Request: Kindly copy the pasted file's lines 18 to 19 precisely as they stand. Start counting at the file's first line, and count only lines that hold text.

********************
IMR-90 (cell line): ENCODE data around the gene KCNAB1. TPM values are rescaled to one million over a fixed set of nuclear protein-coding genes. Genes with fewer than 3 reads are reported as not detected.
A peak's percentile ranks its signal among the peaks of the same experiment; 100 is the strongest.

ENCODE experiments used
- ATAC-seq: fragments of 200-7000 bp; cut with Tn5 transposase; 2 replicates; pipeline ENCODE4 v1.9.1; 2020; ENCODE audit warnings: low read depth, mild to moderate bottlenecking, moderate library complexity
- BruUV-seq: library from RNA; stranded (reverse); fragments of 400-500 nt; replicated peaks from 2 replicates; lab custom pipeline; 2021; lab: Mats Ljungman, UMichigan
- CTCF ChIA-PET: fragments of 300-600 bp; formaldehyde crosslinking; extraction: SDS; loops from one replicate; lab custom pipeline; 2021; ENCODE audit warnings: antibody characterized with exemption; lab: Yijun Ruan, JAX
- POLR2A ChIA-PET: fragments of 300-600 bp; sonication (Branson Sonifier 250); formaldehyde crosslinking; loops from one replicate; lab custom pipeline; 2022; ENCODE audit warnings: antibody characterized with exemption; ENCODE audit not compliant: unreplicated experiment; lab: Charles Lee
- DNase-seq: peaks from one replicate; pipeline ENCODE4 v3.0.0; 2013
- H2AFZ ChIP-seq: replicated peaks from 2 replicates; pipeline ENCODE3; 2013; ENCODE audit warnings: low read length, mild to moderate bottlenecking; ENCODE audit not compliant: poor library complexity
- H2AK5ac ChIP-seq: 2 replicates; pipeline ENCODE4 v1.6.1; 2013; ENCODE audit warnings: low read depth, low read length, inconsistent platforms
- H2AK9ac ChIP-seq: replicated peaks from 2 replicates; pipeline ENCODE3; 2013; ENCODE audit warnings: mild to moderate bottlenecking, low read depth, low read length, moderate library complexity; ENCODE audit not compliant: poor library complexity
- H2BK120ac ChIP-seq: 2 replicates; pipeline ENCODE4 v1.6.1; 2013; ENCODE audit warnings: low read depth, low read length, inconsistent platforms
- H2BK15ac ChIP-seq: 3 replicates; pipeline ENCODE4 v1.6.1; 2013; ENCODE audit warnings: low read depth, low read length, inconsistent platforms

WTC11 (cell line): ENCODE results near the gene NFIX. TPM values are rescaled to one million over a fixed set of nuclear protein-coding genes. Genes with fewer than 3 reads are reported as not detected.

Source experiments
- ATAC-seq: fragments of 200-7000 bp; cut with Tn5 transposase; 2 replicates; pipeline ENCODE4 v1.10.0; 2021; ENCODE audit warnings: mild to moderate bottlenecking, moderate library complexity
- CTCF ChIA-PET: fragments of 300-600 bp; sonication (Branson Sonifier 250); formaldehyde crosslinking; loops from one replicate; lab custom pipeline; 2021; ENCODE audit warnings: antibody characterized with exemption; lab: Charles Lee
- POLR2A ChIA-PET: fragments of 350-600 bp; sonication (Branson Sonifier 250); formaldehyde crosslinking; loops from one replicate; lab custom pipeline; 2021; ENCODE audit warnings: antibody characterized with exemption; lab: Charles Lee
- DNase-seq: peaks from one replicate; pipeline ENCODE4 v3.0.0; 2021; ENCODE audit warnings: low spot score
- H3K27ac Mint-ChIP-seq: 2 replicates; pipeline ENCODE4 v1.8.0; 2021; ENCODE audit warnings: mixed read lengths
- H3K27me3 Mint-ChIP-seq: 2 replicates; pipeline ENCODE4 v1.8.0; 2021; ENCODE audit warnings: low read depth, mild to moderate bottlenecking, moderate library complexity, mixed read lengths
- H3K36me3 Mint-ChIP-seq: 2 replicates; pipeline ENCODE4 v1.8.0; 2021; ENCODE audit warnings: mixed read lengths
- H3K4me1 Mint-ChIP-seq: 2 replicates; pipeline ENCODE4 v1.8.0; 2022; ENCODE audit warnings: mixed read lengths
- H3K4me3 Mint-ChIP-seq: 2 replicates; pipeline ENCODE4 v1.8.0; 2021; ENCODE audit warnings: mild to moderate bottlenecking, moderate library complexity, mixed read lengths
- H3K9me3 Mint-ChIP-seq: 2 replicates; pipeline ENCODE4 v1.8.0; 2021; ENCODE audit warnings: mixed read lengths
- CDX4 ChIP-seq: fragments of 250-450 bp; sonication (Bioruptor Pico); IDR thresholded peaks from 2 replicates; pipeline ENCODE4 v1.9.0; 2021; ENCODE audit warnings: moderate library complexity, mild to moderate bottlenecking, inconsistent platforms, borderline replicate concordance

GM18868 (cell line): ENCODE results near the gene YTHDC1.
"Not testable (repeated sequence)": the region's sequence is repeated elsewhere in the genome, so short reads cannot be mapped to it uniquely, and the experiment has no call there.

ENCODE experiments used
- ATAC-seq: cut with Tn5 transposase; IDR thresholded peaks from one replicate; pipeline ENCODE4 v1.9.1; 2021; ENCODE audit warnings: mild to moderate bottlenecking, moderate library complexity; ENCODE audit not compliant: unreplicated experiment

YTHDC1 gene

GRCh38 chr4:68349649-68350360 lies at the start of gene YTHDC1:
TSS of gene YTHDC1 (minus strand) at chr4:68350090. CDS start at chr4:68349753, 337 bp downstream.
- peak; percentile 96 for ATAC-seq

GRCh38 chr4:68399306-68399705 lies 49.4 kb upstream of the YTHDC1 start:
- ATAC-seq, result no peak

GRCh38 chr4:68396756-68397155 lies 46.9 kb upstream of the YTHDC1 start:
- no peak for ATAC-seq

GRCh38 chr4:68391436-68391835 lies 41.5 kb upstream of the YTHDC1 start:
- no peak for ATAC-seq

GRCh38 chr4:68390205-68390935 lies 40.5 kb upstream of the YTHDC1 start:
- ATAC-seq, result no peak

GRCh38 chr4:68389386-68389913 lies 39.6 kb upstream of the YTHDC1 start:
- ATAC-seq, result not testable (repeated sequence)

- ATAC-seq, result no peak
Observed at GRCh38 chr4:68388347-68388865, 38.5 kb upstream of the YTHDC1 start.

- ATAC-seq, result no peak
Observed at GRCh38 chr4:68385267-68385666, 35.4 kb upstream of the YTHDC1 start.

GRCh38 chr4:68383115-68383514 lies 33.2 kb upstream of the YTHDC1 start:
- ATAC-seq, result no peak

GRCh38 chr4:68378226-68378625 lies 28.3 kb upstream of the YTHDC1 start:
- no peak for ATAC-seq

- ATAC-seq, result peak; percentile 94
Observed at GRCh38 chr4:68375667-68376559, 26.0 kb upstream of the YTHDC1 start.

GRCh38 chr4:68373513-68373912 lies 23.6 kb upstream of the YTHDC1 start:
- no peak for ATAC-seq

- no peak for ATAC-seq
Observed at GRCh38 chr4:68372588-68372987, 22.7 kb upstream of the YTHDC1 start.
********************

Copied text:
- POLR2A ChIA-PET: fragments of 350-600 bp; sonication (Branson Sonifier 250); formaldehyde crosslinking; loops from one replicate; lab custom pipeline; 2021; ENCODE audit warnings: antibody characterized with exemption; lab: Charles Lee
- DNase-seq: peaks from one replicate; pipeline ENCODE4 v3.0.0; 2021; ENCODE audit warnings: low spot score